Are Legal Letters the Next Big PR Stunt?

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The recent tongue-in-cheek “cease and desist” letter sent to Jacob Rees-Mogg MP created quite a talking point.

Scotland-based comic the Beano recently alleged that Mr Rees-Mogg was infringing its intellectual property rights by “masquerading as Walter Brown” (one of its characters) for the purposes of “enhancing [Rees-Mogg’s] career and popularity”.

Whilst the purpose of the Beano’s letter was plainly one of publicity, there being no genuine legal basis for the Beano’s claim, the letter nevertheless raises several interesting legal points.

It further demonstrates how companies are starting to use the traditionally staid domain of legal letters to garner publicity for their brand.

Take, for example, Netflix’s letter to an unauthorised Stranger Things theme bar which contained multiple references to the show. The letter concluded “please don’t make us call your mom”. Then there was Budweiser’s use of a town-crier to complain about the unauthorized use of a medieval phrase for which Budweiser had obtained a trade mark.

In both cases, rather than running the risk of an accusation of bullying (as Nando’s recently endured when reading chicken shop, Fernando’s leaked its letter before action to the press), these companies have benefited from the positive publicity generated by their light-hearted approach.

So, are there any circumstances in which the owner of a fictional character could have a claim against a real-life impersonator? Possibly – though they will certainly be rare!

Let’s look at the options.

Option one – “passing off”

Where a person falsely represents that his or her business (in the sense of the provision of goods or services) is endorsed by the owner of the goodwill in the fictional character, the character owner may have a claim for passing off.

But the success of that claim would depend on a key question.  Do the impersonator’s actions give rise to a false message which would suggest to a significant section of the character owner’s market that the impersonator’s goods or services are endorsed by the character owner?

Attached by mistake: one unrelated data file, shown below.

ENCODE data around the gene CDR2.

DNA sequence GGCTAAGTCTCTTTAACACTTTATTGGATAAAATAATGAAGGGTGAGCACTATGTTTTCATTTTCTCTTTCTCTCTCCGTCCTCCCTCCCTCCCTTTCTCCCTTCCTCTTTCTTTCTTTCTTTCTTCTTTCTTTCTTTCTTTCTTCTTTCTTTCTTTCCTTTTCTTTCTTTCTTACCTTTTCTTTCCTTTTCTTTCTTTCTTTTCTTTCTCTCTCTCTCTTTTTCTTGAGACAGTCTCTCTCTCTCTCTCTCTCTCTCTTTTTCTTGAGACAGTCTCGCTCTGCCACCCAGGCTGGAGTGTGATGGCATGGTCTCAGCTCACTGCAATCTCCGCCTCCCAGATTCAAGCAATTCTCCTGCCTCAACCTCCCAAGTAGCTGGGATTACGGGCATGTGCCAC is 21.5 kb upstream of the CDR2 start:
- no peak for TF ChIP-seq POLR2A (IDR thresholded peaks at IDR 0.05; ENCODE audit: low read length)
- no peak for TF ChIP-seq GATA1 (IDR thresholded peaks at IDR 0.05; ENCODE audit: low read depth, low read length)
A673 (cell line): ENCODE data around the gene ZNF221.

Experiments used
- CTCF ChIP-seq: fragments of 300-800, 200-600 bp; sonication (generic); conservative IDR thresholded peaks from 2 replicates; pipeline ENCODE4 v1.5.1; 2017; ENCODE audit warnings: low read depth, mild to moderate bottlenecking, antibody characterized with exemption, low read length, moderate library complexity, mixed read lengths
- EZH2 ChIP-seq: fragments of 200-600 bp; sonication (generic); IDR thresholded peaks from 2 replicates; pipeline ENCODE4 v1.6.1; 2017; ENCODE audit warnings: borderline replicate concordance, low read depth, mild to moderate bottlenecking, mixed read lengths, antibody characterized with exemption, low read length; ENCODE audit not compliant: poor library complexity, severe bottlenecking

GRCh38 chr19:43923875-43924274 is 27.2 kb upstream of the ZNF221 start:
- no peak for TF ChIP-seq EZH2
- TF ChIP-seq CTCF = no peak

This will not be the case for Mr Rees-Mogg.  Whilst Mr Rees-Mogg is an MP – which may be sufficient to meet the requirement that the defendant be engaged in business (although we are doubtful), it is stretching the limits of the claim too far to suggest that Mr Rees-Mogg is, by his innate physical appearance and personality, somehow misrepresenting that his political services are endorsed by the Beano.

So, let’s look at option two – defamation

It is even more unlikely that the Beano would be able to sue for defamation on grounds that, by (unintentionally) mimicking Walter Brown, Mr Rees-Mogg had caused serious harm to the Beano’s reputation (but not the fictional Walter, of course).

It’s worth noting, however, that in different circumstances – for instance where a public figure intentionally and recognisably impersonates a well-known fictional character whilst advocating controversial views – a claim for defamation may well stand a better prospect of success.

And here’s another interesting way to look at it. Could Mr Rees-Mogg counterclaim?

What if he had had not taken the jibe in such good form? It is conceivable that he may, in fact, have had grounds to bring a defamation claim against the Beano on the basis that their letter is likely to adversely affect his reputation in the estimation of reasonable people.

Or he could have considered making a claim against the Beano for unjustified threats.  But given the language and tone of the letter, it is unlikely that such a claim would be successful, since a reasonable person reading the letter would have understood that the Beano did not genuinely intend to bring infringement proceedings.

So, in short, I would be very surprised if we saw this matter go any further. However, as legal letters become more popular as a publicity tool, rights owners should will still need to exercise care when making allegations of trade mark, design or patent infringement (though not copyright infringement or passing off) to ensure that they do not give the infringer the ability to turn the tables on them with a claim for unjustified threats.

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